JFNA staff expressed worry about upsetting people who had flown across the ocean to attend. Information about the occupation needed to be presented by a rabbi or educator, they said, and not handed out in a booklet. Of course, we would have been happy to have organized a tour of the West Bank led by rabbis and human rights leaders.

In taking hundreds of rabbis, rabbinical students, and synagogue members to the West Bank and East Jerusalem, we have heard significant confusion about issues such as the differences among Areas A, B, and C; the varying legal statuses of the West Bank, East Jerusalem, and Gaza; and the legal systems in play in the West Bank. We produced this new resource booklet, “A Very Brief Introduction to the Occupation,” in partnership with the Israeli human rights group Breaking the Silence in response to the clear need for a basic guide to the legal and human situation in the West Bank, East Jerusalem, and Gaza.

I believe that American Jewish leaders are smart and sophisticated enough to handle hard truths about the occupation. Apparently, JFNA leadership does not.

Much of the published agenda of the GA focuses on discourse. But talking about talking is another way to avoid talking about the actual issues at hand – namely, the 51-year-old occupation, and the Israeli government’s ongoing attacks on democracy.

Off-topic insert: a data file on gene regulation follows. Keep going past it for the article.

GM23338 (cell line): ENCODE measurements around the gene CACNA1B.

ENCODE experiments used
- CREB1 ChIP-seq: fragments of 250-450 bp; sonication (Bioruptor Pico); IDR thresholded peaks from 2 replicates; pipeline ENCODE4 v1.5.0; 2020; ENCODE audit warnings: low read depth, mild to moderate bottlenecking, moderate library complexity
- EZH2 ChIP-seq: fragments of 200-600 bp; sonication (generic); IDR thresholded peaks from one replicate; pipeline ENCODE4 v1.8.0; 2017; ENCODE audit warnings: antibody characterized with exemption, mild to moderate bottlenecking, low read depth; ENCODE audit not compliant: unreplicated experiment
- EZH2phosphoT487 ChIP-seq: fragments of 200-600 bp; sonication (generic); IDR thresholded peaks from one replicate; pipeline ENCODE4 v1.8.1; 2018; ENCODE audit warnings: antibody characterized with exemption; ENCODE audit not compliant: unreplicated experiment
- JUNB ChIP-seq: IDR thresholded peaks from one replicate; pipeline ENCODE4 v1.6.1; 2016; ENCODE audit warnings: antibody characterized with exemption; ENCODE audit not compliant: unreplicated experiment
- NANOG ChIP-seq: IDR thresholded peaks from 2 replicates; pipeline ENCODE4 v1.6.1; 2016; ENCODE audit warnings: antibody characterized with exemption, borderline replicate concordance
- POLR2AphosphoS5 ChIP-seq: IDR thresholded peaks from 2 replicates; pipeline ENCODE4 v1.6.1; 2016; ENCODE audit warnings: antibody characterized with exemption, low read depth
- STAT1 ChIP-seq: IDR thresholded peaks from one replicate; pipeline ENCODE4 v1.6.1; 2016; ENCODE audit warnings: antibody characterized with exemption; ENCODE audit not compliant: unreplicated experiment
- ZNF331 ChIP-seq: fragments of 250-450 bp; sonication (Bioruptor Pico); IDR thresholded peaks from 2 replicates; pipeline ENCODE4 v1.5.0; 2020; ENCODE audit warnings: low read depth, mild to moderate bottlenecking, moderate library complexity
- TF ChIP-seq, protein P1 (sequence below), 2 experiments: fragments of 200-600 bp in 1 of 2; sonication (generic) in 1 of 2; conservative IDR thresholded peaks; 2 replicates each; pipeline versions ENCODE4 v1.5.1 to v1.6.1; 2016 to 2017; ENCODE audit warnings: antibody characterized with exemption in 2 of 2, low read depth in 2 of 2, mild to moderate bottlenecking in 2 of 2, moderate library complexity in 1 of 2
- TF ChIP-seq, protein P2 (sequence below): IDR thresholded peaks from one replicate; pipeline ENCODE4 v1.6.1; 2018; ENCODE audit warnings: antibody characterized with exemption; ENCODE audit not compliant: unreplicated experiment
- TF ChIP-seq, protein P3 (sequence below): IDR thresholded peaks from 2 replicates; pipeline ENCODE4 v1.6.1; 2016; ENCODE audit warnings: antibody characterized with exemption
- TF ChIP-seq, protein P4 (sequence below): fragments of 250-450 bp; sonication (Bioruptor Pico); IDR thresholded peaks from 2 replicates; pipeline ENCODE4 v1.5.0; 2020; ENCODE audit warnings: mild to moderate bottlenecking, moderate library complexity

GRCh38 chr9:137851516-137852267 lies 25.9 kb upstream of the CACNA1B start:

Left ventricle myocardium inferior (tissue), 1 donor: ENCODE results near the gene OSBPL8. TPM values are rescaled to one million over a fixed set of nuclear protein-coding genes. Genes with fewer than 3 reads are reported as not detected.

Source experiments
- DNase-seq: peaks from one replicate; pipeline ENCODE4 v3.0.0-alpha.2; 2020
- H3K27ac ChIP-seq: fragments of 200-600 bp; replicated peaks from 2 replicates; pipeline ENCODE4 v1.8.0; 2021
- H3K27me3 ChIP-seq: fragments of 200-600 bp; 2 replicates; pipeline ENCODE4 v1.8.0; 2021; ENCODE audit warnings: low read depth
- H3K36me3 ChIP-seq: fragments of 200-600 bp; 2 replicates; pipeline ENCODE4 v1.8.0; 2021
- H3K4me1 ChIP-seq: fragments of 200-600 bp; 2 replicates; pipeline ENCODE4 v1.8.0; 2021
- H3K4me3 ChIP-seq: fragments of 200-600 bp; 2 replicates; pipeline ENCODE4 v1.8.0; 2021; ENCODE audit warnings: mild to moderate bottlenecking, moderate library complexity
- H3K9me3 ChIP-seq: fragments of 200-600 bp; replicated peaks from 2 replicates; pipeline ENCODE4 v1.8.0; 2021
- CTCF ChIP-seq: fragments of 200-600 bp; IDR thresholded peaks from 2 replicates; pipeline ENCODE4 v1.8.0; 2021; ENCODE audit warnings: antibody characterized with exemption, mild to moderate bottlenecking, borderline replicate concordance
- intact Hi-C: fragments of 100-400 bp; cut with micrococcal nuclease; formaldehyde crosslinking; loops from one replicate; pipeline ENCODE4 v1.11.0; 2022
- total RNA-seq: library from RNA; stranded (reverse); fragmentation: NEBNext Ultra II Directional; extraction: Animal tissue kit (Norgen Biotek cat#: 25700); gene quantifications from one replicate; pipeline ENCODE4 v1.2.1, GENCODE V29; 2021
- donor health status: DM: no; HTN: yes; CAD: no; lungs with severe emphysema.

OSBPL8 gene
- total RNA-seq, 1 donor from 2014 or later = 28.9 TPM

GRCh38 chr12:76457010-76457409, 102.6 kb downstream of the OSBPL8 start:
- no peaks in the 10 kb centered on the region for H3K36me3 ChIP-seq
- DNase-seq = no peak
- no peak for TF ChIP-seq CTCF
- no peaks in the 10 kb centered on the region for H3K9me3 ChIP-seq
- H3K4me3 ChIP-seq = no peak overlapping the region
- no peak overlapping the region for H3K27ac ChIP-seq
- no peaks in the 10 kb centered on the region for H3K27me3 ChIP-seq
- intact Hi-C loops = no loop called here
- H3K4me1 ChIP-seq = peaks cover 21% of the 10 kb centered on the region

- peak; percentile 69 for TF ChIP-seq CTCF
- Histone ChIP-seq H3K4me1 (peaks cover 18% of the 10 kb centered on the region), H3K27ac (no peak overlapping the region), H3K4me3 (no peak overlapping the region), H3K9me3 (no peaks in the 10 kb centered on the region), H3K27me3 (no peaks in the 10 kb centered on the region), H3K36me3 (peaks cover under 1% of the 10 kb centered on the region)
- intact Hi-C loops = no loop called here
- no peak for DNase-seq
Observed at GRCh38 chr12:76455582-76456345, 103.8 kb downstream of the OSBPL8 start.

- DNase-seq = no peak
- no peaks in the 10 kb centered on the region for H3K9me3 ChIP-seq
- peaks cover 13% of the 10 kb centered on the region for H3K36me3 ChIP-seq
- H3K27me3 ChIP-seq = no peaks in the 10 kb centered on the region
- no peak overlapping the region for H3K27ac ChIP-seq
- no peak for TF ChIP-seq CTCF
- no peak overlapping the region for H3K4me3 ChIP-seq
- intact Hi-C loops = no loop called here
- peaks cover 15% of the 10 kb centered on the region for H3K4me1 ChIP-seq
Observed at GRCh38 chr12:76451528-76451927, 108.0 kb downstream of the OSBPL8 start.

The sessions that come closest to touching on the key issues feature co-existence groups, which forge closer relationships between Jewish and Palestinian citizens of Israel (the latter group often known as “Israeli Arabs”), and sometimes between Israelis and non-citizen Palestinians. These projects are crucial means of eliminating hatred and mistrust, and set the stage for long-term peace and for a healthy civil society inside of Israel. But such focus on people-to-people engagement often serves as a smokescreen for ignoring the laws and policies that maintain and expand occupation. A Palestinian whose land has been seized to make space for a settlement, or an Israeli soldier sent to guard an extremist outpost will not be saved by dialogue.